station may suffice. The trend chart format, figure 4-13,
is but one suggested way of portraying the weather
record. Experimentation and improvisation are
encouraged to find the best form for any particular
location or problem.
TIME-LINER AS AN EXTRAPOLATION AID
In the preceding sections of this chapter, several
methods have been described for keeping track of the
weather on a short-term basis. Explanations of
time-distance charts, isochrone aids, trend charts, etc.,
have been presented. It is usually not necessary to use
all, or even most of these aids simultaneously. The aid
described in this section is designed for use in
combination with one or several of the methods
Figure 4-13.-Trend chart suggested format.
previously described. Time-liners are especially useful
for isochrone analysis and follow-on extrapolation.
Inasmuch as a majority of incorrect short-range
forecasts result from poor timing of weather already
upstream, an aid, such as described below, may improve
Construction of the Time-Liner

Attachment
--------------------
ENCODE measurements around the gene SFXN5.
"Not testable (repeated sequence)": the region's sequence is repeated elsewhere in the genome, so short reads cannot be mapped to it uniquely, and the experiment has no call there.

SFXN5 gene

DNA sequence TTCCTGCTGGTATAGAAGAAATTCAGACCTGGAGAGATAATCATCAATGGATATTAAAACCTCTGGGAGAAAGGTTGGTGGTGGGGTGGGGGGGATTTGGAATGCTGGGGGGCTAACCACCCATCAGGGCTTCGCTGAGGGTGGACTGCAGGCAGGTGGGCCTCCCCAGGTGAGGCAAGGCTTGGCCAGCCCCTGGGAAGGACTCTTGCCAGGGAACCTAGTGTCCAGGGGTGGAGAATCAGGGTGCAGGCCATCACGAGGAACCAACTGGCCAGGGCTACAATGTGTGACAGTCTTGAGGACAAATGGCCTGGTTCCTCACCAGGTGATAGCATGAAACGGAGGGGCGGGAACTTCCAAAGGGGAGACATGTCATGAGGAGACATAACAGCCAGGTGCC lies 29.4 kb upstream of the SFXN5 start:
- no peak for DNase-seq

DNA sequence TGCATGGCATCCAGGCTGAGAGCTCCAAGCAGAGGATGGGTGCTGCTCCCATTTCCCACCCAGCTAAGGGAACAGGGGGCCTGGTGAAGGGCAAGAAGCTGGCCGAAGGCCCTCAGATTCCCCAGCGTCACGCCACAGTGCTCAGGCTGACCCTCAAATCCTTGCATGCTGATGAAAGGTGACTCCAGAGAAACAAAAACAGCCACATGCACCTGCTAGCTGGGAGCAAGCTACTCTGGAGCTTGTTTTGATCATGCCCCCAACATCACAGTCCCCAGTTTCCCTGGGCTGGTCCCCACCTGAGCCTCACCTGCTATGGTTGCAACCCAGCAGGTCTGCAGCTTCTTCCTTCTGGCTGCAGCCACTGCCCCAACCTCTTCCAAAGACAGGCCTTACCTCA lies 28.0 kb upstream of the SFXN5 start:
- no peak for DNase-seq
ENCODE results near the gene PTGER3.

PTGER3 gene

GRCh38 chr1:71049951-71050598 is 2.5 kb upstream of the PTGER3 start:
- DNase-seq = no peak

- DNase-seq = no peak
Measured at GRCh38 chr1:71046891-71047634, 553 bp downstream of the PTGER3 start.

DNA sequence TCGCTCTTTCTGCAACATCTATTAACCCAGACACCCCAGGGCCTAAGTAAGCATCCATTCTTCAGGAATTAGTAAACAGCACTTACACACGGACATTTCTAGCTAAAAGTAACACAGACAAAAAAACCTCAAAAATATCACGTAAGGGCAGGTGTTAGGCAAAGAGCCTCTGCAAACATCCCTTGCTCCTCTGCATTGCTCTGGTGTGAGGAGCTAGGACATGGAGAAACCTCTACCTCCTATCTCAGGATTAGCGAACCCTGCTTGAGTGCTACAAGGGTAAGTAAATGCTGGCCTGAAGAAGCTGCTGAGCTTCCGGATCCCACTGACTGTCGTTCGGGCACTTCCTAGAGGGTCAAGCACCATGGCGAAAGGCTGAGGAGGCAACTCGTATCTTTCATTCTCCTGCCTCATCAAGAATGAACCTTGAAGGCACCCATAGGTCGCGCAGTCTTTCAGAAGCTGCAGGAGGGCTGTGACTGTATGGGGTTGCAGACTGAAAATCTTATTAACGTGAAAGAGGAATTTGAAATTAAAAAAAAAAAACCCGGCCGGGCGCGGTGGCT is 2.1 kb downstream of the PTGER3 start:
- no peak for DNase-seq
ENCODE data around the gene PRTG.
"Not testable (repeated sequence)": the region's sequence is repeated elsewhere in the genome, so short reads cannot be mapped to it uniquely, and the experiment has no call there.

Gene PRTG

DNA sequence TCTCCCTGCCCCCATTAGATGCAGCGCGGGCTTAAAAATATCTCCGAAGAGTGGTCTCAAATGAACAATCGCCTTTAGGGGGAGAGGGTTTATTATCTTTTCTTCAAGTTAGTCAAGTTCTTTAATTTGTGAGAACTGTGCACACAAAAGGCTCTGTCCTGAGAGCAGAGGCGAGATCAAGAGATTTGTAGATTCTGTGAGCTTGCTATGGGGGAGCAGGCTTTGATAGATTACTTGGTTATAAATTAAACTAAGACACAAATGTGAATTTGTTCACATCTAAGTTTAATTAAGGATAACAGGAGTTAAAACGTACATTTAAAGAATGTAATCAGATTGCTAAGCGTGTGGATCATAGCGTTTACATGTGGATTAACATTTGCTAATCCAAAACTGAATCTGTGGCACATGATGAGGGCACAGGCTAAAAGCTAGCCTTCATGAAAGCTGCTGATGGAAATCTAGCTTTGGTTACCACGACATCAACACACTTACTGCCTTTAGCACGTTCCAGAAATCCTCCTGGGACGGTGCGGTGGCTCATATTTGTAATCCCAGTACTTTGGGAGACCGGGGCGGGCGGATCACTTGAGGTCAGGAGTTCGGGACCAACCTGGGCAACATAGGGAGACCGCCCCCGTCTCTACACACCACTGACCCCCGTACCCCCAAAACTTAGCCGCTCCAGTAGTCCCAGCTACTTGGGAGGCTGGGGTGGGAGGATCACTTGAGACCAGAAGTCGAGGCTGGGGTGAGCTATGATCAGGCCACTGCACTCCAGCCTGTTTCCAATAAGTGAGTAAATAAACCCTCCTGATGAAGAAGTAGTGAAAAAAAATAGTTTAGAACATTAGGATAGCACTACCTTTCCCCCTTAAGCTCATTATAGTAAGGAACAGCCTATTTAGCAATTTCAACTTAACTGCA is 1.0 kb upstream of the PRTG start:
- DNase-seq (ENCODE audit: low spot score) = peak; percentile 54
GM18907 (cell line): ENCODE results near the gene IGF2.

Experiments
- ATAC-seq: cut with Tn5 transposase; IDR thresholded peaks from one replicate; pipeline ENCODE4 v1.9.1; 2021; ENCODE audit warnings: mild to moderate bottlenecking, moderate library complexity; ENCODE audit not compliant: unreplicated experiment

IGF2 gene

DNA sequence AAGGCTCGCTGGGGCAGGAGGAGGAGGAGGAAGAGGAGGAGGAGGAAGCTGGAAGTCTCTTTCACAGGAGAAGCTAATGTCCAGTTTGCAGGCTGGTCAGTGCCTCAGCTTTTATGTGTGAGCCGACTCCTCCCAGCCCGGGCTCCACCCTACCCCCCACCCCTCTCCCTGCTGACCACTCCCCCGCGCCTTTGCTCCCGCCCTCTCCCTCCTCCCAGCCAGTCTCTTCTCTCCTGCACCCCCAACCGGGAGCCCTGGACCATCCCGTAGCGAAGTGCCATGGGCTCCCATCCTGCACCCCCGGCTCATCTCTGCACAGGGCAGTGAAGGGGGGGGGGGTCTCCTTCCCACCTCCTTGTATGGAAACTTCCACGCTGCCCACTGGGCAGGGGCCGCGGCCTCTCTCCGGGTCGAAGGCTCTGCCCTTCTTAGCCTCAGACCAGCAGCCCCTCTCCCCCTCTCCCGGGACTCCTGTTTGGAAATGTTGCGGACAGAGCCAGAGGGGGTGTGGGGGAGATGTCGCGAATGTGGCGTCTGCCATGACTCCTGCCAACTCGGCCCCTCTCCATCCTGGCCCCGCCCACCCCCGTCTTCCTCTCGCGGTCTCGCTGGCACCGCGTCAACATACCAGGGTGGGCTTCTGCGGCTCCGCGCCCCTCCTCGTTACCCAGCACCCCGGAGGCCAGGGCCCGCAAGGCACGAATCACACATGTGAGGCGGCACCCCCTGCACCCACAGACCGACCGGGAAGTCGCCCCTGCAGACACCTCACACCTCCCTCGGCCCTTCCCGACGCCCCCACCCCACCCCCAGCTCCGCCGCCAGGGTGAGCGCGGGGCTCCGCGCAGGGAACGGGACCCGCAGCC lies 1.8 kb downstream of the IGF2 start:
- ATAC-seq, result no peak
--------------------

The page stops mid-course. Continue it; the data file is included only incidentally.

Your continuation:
The time-liner is simply a local area map that is
covered with transparent plastic and constructed as
1. Using a large-scale map of the local area,
construct a series of concentric circles centered on your
station, and equally spaced from 10 to 20 miles apart.
This distance from the center to the outer circle depends
on your location, but in most cases, 100 to 150 miles is
2. Make small numbered or lettered station circles
for stations located at varying distances and direction
from your terminal. Stations likely to experience your
future weather should be selected. In addition to the
station circle indicators, significant topographical
features, such as rivers or mountains, maybe indicated
on the base diagram. (Aeronautical charts include these
3. Cover and bind the map with transparent plastic.
Plotting and Analysis of the Time-Liner
By inspection of the latest surface chart, and other
information, you can determine a quadrant, semicircle,
or section of the diagram and the panmeters to be
plotted. This should be comprised of stations in the
direction from which the weather is approaching your
station. Then, plot the hourly weather SPECIALS for
those stations of interest. Make sure to plot the time of
each special observation.
Overlay the circular diagram with another piece of
transparent plastic, and construct isochrones of the
parameter being forecast; for example, the time of
arrival of the leading or trailing edge of a cloud or
precipitation shield. The spacing between isochrones
can then be extrapolated to construct forecast
isochrones for predicting the time of arrival of
occurrence of the parameter at your terminal. Refer to
figure 4-14 for an example.